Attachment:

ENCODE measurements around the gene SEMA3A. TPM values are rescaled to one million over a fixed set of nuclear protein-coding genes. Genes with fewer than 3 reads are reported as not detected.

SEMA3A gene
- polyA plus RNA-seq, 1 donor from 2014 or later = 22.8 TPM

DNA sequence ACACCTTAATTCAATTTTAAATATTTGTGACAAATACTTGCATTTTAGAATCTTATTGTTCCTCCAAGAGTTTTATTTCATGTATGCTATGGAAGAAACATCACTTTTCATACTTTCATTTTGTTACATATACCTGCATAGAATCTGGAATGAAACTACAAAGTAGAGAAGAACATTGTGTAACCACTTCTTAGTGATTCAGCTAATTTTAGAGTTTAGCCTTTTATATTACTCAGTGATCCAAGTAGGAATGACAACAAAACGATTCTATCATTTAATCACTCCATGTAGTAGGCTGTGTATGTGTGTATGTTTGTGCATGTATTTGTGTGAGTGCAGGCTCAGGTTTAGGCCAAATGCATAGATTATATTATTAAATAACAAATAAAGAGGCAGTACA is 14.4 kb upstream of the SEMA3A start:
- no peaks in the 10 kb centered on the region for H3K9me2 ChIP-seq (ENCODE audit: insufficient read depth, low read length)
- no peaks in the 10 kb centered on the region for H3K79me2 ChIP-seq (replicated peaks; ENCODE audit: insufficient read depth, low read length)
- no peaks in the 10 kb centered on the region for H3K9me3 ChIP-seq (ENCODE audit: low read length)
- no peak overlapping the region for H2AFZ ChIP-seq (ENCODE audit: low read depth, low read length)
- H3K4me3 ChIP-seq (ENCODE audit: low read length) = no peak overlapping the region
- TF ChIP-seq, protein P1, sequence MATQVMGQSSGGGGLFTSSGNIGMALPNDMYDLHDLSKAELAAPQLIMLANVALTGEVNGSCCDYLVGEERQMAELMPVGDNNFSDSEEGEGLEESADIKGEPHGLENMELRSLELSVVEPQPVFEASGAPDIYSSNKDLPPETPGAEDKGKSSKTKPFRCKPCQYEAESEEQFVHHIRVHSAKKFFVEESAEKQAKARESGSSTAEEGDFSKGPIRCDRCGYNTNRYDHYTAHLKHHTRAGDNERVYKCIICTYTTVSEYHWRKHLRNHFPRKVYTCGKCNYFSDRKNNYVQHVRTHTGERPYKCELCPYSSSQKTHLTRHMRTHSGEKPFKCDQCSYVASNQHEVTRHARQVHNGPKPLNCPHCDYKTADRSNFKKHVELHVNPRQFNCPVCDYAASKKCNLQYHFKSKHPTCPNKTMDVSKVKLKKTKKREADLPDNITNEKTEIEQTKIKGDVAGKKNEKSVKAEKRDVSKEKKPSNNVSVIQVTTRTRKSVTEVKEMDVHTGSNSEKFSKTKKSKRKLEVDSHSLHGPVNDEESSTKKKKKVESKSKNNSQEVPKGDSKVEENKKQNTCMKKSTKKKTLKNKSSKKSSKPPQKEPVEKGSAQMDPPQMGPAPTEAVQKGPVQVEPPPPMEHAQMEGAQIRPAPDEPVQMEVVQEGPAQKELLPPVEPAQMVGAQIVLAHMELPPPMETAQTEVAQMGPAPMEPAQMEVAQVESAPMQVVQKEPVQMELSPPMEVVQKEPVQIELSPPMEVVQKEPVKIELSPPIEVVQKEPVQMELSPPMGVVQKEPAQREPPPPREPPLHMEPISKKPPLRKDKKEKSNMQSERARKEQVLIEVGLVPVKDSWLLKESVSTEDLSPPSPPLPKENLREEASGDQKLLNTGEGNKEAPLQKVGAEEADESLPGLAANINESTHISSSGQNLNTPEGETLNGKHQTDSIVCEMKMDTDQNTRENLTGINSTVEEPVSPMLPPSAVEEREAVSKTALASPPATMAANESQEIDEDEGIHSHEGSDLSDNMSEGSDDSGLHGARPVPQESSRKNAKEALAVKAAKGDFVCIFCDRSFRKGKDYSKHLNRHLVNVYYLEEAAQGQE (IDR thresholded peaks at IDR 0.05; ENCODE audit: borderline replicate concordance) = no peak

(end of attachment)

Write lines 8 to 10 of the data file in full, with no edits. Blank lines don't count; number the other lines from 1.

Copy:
- no peak overlapping the region for H2AFZ ChIP-seq (ENCODE audit: low read depth, low read length)
- H3K4me3 ChIP-seq (ENCODE audit: low read length) = no peak overlapping the region
- TF ChIP-seq, protein P1, sequence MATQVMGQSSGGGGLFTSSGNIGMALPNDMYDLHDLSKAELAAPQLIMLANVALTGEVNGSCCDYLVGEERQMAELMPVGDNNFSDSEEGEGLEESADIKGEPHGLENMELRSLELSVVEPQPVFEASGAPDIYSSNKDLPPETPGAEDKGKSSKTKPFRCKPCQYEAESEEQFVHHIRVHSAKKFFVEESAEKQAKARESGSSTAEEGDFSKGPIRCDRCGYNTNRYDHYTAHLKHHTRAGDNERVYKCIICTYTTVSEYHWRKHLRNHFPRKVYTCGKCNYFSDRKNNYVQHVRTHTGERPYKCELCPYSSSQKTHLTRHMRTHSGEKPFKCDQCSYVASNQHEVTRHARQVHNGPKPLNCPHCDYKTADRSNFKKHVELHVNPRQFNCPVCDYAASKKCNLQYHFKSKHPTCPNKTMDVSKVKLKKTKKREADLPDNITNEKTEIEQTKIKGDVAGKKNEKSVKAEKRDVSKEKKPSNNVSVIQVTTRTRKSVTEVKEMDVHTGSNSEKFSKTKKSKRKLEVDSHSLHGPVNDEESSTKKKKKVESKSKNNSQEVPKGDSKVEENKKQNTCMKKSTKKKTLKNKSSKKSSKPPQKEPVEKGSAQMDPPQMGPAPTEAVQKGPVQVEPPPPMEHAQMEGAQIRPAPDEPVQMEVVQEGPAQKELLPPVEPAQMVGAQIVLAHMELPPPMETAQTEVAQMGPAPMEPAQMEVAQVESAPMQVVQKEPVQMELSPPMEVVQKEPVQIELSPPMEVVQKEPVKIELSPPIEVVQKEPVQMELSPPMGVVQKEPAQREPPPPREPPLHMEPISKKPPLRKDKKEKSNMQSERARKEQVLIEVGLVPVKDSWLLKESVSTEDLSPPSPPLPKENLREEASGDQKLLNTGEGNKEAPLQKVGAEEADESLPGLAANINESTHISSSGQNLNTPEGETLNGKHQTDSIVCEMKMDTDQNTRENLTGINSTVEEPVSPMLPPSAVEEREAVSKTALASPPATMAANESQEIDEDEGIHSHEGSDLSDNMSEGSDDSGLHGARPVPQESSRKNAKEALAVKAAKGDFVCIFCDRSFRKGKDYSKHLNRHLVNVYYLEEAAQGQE (IDR thresholded peaks at IDR 0.05; ENCODE audit: borderline replicate concordance) = no peak